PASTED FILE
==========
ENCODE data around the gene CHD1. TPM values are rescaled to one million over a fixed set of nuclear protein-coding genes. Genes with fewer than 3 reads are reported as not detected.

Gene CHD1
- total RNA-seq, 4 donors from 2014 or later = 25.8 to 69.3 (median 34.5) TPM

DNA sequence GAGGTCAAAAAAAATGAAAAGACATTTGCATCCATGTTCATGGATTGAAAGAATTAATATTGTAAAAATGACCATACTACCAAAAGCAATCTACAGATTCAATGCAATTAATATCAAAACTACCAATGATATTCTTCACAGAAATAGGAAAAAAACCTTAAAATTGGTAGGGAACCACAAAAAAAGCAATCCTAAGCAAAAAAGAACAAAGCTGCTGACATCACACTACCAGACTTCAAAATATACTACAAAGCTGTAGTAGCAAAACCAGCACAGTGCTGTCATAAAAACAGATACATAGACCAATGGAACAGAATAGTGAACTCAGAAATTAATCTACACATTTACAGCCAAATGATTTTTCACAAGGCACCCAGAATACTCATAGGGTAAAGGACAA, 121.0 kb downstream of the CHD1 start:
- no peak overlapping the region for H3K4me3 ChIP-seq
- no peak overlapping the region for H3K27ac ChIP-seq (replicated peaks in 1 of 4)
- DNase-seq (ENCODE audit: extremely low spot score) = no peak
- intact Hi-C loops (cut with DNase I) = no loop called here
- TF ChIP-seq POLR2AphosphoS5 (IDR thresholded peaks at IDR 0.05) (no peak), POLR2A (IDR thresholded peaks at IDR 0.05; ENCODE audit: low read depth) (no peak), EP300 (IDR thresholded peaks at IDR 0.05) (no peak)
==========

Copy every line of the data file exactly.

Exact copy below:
ENCODE data around the gene CHD1. TPM values are rescaled to one million over a fixed set of nuclear protein-coding genes. Genes with fewer than 3 reads are reported as not detected.

Gene CHD1
- total RNA-seq, 4 donors from 2014 or later = 25.8 to 69.3 (median 34.5) TPM

DNA sequence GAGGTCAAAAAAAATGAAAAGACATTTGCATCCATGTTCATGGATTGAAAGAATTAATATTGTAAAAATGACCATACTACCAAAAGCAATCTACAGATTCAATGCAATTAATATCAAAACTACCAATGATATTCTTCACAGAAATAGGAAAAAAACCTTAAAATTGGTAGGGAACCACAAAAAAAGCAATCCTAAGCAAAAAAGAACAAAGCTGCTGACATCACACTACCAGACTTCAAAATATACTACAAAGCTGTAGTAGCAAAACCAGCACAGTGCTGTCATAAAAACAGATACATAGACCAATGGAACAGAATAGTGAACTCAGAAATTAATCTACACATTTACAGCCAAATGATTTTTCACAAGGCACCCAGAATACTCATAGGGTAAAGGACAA, 121.0 kb downstream of the CHD1 start:
- no peak overlapping the region for H3K4me3 ChIP-seq
- no peak overlapping the region for H3K27ac ChIP-seq (replicated peaks in 1 of 4)
- DNase-seq (ENCODE audit: extremely low spot score) = no peak
- intact Hi-C loops (cut with DNase I) = no loop called here
- TF ChIP-seq POLR2AphosphoS5 (IDR thresholded peaks at IDR 0.05) (no peak), POLR2A (IDR thresholded peaks at IDR 0.05; ENCODE audit: low read depth) (no peak), EP300 (IDR thresholded peaks at IDR 0.05) (no peak)